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missionary trip or vacation plan?


browngrl

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I found this website where you can search for "missionary" trips....but mostly it sounds like a vacation planner to me.

site: www.imbstudents.org Examples include trips to "surf" for God or sharing the gospel while on the beach or snorkelling etc. All the trips carry a price tag. I guess calling these trips vacations would make it un-Godly. :)

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Yep, I think this company cloaks their vacations as "mission" trips to ensure that people can feel all warm and fuzzy while they indulge a little bit. Also, that way they can brag to their Christian friends about all of the good they're doing. I guess going on a mission trip to save souls sounds better than admitting you went to the Caymans and guzzled down mudslides by the beach.

I have a friend who is doing this round-the-world mission trip and I constantly see his updates on facebook. It seems like he and his "team" are doing tons of sightseeing while they're "witnessing." I won't even get into the neo-colonialist implications of what they're doing, but I will say it seems like they're having a lot of worldly fun while they're supposedly saving all of these souls for Jesus. Not to mention, they were all funded through donations. It reminds me of when George Costanza started the Human Fund, and donated to his fake charity in his friends' names in lieu of giving Christmas gifts. Kind of brilliant, in a way.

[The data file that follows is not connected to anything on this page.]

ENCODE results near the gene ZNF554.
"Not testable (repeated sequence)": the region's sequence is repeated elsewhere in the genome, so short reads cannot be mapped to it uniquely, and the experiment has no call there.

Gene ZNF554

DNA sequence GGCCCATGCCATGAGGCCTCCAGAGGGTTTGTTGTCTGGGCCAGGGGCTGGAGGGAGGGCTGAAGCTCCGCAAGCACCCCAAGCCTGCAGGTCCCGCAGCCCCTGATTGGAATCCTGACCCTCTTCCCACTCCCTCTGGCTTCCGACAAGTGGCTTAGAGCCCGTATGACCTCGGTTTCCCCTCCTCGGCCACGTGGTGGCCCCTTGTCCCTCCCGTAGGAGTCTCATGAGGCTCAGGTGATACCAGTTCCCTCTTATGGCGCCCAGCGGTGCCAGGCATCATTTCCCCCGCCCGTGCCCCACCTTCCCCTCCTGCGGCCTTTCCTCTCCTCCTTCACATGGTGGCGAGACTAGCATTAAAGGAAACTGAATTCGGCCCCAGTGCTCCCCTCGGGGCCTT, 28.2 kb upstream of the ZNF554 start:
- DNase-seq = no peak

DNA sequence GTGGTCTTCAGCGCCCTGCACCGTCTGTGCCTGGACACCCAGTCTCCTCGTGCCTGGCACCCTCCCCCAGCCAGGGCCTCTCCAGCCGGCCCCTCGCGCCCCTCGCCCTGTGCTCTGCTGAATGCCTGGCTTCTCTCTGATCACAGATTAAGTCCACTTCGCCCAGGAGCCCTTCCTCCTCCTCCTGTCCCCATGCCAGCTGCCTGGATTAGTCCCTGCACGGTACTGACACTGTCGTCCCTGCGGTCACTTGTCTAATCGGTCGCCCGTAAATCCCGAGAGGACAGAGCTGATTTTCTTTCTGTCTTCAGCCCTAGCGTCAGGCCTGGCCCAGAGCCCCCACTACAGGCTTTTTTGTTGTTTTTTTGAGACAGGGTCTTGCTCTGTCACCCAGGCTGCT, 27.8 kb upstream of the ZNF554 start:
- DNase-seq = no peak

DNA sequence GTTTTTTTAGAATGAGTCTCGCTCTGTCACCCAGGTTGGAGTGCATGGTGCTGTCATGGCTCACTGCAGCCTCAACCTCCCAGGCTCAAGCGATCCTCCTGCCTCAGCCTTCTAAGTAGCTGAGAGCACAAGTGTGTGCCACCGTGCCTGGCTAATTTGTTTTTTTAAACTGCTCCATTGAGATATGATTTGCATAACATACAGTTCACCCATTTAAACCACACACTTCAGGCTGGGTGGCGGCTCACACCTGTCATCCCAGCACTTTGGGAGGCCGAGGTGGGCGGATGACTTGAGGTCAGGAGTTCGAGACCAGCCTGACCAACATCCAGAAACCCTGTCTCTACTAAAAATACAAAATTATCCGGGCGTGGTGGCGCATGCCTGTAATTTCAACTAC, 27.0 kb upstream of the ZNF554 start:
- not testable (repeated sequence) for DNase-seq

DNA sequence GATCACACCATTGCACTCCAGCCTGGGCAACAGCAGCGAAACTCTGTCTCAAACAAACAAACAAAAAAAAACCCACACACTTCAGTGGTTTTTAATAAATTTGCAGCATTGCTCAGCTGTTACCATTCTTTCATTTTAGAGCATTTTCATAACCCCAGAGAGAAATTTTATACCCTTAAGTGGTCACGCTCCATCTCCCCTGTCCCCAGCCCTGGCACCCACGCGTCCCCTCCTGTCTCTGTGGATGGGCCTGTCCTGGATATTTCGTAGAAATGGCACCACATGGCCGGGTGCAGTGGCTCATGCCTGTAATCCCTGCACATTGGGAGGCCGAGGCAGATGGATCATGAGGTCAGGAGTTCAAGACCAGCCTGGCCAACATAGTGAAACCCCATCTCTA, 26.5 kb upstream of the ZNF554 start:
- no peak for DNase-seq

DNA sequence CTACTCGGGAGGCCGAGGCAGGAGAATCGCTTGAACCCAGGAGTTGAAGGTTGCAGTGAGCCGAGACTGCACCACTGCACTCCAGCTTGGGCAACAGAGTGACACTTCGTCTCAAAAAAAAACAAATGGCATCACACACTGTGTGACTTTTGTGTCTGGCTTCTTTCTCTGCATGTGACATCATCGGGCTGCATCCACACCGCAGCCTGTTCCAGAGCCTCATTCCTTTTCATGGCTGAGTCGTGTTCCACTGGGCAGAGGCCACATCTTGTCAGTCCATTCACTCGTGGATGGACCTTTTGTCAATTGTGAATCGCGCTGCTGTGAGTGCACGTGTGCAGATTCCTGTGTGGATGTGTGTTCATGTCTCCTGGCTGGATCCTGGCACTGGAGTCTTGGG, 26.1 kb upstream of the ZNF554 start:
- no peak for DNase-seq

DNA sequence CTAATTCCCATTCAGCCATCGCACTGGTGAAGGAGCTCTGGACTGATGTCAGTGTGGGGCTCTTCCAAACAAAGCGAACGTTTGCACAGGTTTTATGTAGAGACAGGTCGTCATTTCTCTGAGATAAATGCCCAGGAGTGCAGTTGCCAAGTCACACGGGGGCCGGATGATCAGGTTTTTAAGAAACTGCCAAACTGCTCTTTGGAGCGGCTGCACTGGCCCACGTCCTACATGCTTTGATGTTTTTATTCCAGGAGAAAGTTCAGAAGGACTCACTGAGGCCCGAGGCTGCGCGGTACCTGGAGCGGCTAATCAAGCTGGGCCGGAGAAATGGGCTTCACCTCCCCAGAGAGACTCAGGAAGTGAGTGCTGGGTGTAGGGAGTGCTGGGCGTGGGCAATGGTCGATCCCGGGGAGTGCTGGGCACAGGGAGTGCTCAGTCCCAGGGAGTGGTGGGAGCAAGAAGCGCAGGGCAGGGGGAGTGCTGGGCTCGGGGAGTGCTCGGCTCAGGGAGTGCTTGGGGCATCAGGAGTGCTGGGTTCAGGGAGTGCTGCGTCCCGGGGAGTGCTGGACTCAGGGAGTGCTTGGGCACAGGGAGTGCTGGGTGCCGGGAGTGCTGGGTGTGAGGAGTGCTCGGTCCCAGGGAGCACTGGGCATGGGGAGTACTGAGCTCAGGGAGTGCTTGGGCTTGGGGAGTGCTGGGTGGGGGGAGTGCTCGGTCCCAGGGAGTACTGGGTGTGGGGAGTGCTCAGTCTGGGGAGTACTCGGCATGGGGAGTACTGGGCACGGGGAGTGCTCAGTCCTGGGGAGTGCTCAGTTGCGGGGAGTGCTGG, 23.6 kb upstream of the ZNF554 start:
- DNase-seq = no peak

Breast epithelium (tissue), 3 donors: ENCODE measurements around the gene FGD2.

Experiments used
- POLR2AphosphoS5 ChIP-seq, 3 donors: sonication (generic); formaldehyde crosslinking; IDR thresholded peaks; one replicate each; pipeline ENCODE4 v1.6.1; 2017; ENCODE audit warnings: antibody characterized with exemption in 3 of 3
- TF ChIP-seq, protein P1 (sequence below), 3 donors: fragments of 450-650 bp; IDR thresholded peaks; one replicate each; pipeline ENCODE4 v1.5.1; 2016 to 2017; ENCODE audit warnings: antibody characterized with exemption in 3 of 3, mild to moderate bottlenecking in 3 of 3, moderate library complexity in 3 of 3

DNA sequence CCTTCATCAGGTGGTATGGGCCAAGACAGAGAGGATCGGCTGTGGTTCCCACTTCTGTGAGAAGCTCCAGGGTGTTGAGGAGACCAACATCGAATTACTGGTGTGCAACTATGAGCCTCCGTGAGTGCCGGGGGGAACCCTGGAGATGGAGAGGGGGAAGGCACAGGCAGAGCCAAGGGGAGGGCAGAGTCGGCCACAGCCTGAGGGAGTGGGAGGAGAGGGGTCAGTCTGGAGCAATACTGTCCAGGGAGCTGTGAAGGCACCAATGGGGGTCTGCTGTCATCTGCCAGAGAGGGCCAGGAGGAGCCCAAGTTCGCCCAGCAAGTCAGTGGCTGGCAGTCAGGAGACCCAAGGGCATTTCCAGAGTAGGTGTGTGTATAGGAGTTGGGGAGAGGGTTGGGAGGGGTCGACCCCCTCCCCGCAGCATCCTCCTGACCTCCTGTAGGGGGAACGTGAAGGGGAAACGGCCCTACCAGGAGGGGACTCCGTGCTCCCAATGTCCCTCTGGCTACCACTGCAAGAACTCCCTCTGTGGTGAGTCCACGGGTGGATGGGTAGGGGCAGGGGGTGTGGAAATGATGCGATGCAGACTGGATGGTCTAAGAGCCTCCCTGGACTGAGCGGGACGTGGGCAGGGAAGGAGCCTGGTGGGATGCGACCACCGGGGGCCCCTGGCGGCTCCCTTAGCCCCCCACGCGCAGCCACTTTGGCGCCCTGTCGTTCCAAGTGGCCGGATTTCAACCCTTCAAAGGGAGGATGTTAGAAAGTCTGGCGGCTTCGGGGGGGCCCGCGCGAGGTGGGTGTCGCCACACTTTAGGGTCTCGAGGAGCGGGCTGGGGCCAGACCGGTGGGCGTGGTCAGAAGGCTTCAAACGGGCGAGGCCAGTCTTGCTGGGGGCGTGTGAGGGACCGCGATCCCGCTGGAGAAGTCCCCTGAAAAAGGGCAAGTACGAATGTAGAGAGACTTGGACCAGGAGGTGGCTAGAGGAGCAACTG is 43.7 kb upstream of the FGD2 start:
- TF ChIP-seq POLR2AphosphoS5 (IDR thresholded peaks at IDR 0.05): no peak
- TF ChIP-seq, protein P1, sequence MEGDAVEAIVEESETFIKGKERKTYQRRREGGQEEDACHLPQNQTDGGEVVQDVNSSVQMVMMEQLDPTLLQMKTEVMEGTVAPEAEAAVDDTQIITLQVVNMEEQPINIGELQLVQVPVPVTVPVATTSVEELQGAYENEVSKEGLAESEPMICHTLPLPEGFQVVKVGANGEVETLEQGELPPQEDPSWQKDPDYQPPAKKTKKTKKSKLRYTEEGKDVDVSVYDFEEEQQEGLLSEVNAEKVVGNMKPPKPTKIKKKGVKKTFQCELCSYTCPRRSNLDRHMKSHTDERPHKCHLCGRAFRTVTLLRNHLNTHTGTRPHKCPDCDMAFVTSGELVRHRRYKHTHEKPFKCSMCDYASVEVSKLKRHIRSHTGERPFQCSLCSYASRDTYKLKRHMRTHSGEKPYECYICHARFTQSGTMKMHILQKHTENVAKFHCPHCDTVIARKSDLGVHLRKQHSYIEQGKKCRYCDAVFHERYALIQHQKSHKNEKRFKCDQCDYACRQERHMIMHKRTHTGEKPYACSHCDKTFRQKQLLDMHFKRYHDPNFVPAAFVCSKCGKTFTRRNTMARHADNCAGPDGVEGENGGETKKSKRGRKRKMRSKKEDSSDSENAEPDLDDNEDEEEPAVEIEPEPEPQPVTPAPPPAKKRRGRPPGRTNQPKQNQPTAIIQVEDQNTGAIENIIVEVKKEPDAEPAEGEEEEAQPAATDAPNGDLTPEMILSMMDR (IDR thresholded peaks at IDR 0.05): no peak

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My cousin is always fundraising to go to different international habitat for humanity locations. My sister and I privately call it her vacation fund.

Seriously, Habitat has so many local and if she wants to travel a bit, national sites, there is no reason for her to traipse off to South America so she can sight see on her breaks.

I was a little happy that her latest fundraising drive fell short and she had to stay home. Did she donate her time locally instead? I will take no for 500, Alex.

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A relative of mine tried convincing her parents to send her on a similar 3-month "Mission" trip to Australia, NZ and Fiji, where they can learn about native cultures through "active listening" and "hearing tales," spend 5 days doing team-building exercises (obstacle course type activities), go snorkling/ kayaking/ zip -ining/ climbing some mountain from "Lord of the Rings", and earn their SCUBA certification.

Oh, and they'll live with a host family for 2 weeks "sharing meals and conversation" and work on a service project. All for the low, low price of nearly $12,000 plus up to $3600 for airfare.